You’ve surely heard of blockchain by now, the emerging technology which promises to change the way the world works. What you may not know is that Malta recently low-key made history, becoming the first ever country to decide to shift its national business registry to a blockchain-based system.
This is undoubtedly part of a national strategy to popularise blockchain in everything from education certificates to rent contracts, but what exactly will it mean for the Malta Business Registry?
First off, what is the Malta Business Registry?
You may know it as the Malta Registry of Companies, the agency responsible for collecting and storing data on every Maltese company, such as their annual returns and shareholder information, and releasing this information to the public.
It was until recently part of the MFSA, but it is now an independent agency in its own right, complete with its own offices in Żejtun, and it’s name changed to reflect this move.
So what about the blockchain then?
Blockchain assigns users with unique and incorruptible digital signatures, allowing them to permanently store their records and transactions across a distributed space without a central node for hackers to tap into.
While blockchain technology was originally used for public cryptocurrencies like Bitcoin, private blockchains have since emerged to satisfy the needs of businesses.
Indeed, the Malta Business Registry will make use of Hyperledger Fabric, a popular private, or permissioned, distributed ledger, which will restrict access to verified users. Once companies are verified and approved by the MBR, they will be able to submit documentation through the distributed ledger, which of course will also be accessible for Registry employees to manage company records.
What are the advantages?
One of the main attractions of blockchain is that data stored on them is immutable. Once documents have been submitted to the MBR, they’re there to stay and cannot be manipulated or replaced by hackers, companies or anyone with access to the blockchain. The audit trail will become transparent and the auditing process more efficient, less time-consuming and more trustworthy, with the public safe in the knowledge that only valid data is being assessed.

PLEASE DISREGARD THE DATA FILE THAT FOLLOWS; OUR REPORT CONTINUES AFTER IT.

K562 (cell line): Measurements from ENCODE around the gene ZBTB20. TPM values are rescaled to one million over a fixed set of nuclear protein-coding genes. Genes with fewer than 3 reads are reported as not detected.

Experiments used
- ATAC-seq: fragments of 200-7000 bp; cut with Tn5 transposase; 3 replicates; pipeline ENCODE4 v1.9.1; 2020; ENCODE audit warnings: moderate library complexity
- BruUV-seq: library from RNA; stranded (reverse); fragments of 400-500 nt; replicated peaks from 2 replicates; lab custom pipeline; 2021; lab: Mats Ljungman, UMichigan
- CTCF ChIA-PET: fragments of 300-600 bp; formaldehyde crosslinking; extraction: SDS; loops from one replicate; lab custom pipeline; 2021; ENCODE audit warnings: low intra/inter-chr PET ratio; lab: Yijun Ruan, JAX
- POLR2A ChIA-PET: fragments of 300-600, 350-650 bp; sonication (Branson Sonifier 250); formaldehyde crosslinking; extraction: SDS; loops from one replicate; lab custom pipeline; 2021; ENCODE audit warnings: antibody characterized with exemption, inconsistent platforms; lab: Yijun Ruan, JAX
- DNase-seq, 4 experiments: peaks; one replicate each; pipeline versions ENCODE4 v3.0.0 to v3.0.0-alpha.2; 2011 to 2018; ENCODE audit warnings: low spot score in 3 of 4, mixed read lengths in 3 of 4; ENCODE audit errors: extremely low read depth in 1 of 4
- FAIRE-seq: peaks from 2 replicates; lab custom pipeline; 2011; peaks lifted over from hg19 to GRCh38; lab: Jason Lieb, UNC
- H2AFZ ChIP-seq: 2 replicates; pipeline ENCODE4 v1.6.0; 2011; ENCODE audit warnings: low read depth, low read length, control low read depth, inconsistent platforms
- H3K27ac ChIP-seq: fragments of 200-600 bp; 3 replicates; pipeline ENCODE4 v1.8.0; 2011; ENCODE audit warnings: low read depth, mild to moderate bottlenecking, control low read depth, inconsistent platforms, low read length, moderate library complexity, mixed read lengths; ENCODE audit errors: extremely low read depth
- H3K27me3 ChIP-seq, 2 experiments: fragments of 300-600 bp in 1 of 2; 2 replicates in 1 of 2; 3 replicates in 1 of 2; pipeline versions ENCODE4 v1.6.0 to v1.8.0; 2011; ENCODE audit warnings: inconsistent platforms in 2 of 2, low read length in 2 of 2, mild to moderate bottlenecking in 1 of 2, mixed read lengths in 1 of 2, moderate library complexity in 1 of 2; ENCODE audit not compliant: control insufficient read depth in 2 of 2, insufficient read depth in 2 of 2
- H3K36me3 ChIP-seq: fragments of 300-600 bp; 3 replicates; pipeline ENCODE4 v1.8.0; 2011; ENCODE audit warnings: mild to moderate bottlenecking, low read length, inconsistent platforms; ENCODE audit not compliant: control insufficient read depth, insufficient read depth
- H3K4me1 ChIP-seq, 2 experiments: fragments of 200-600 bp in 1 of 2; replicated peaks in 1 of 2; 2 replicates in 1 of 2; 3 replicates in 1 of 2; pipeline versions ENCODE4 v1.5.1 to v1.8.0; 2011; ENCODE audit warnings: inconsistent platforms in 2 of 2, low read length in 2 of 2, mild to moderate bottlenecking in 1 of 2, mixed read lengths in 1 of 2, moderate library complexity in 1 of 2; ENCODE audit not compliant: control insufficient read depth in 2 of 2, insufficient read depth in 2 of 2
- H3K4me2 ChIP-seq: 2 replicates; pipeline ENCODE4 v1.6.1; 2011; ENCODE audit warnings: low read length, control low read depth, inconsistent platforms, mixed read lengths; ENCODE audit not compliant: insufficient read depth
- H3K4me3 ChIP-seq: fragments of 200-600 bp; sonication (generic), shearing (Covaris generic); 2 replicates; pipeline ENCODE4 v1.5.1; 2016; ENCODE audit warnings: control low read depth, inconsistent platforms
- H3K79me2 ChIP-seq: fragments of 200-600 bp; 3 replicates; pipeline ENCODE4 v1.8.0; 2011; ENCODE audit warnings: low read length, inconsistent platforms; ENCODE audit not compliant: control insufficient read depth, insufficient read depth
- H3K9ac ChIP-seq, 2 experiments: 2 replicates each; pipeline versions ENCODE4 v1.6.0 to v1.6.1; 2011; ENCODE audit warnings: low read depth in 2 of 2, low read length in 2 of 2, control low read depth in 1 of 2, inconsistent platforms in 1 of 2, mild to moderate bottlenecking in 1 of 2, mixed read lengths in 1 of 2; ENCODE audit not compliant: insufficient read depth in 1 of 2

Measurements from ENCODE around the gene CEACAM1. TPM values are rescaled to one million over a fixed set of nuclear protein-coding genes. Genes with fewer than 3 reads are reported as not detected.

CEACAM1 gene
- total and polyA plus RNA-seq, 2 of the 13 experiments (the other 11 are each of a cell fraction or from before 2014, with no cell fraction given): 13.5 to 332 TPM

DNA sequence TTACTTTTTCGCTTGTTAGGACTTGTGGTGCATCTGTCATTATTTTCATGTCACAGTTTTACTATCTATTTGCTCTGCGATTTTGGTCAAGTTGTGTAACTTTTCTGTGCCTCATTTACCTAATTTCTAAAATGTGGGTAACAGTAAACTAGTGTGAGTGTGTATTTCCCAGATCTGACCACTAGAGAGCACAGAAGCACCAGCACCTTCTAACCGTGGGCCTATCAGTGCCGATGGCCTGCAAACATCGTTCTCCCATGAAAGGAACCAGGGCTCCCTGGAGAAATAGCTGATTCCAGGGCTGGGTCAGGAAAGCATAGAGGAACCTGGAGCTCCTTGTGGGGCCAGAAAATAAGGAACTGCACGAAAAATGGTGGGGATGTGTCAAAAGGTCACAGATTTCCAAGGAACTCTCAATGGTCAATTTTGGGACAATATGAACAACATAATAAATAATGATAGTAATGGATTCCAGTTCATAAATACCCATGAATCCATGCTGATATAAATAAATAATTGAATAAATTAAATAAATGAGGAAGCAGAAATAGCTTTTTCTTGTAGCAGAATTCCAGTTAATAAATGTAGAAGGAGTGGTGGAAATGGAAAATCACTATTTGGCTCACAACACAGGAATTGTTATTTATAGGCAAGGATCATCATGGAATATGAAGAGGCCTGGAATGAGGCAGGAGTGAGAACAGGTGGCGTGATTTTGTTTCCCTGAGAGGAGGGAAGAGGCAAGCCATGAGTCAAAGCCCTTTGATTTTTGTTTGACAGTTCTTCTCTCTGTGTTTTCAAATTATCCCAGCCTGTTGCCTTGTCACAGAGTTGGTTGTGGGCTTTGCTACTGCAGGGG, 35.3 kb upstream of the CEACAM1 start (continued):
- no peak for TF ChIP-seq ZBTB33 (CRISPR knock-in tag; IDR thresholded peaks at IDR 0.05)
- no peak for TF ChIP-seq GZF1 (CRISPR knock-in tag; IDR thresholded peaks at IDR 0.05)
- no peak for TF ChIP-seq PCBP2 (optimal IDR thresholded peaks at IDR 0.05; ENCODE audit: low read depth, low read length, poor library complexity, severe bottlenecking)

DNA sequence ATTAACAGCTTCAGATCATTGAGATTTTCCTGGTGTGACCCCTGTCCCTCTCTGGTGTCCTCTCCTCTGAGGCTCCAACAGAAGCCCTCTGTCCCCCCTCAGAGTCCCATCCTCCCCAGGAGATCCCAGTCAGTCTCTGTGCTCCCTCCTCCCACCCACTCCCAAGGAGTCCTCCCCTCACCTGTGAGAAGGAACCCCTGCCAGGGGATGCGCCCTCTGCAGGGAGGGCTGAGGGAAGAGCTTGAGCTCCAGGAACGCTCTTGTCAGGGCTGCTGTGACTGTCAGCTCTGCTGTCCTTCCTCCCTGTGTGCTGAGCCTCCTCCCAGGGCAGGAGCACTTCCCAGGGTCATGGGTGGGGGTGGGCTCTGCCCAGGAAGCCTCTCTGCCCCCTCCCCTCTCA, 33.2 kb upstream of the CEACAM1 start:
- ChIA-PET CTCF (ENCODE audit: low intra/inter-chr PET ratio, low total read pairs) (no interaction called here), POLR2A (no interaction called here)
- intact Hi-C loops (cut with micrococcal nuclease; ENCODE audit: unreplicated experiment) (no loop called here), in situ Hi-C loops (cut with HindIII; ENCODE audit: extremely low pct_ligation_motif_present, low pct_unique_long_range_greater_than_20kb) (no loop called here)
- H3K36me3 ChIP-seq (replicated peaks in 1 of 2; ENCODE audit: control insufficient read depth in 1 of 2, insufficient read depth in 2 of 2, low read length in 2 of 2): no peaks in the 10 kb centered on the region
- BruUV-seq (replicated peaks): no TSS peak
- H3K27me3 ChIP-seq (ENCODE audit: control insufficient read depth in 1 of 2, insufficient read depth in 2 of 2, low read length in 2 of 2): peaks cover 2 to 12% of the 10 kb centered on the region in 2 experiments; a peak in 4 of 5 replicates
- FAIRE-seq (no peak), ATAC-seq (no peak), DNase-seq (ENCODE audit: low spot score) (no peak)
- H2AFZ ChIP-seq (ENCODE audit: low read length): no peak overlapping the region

The MBR’s system will also come with a new identity management system, which will authenticate companies by their unique registration numbers. This will allow the MBR to verify company information provided to them in a more efficient manner, clamping down on bureaucracy in the process.
It will also contain a document management system, which will facilitate the storage and tracking of documents and reduce paperwork in the process.
Will there be other technological bonuses?
While the benefits of the new blockchain system will mostly be visible behind the scenes, users will also notice some changes in the MBR’s website itself. In particular, a live chat will be set up between practitioners, customers and desk officers, allowing them to communicate with each other at the click of the button, another move that is expected to reduce bureaucracy.
Employees of the MBR will also benefit from a live dashboard system, which will allow them to easily track processes online.
And, while nothing has been confirmed yet, the new system will also make it easier for Artificial Intelligence to eventually be introduced into the system, rendering submission and verification processes even more efficient.
Blockchain is becoming more and more popular worldwide and, at this rate, it probably won’t be long before it becomes as ubiquitous as the internet. With Malta pushing forward with ambitious plans to become a global centre for the development of these technologies, this pioneering move by the Malta Business Registry can only be welcome.